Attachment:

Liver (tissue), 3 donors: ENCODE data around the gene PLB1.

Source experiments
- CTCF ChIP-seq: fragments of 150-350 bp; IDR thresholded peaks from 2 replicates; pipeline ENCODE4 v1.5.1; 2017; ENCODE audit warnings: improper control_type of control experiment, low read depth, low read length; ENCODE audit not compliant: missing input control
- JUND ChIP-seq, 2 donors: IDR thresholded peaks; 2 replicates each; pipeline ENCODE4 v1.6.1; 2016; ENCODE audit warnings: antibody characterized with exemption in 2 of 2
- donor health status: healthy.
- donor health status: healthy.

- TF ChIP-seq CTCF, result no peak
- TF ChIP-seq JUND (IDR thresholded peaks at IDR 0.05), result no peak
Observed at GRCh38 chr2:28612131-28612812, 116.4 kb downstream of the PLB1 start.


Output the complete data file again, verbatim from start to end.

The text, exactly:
Liver (tissue), 3 donors: ENCODE data around the gene PLB1.

Source experiments
- CTCF ChIP-seq: fragments of 150-350 bp; IDR thresholded peaks from 2 replicates; pipeline ENCODE4 v1.5.1; 2017; ENCODE audit warnings: improper control_type of control experiment, low read depth, low read length; ENCODE audit not compliant: missing input control
- JUND ChIP-seq, 2 donors: IDR thresholded peaks; 2 replicates each; pipeline ENCODE4 v1.6.1; 2016; ENCODE audit warnings: antibody characterized with exemption in 2 of 2
- donor health status: healthy.
- donor health status: healthy.

- TF ChIP-seq CTCF, result no peak
- TF ChIP-seq JUND (IDR thresholded peaks at IDR 0.05), result no peak
Observed at GRCh38 chr2:28612131-28612812, 116.4 kb downstream of the PLB1 start.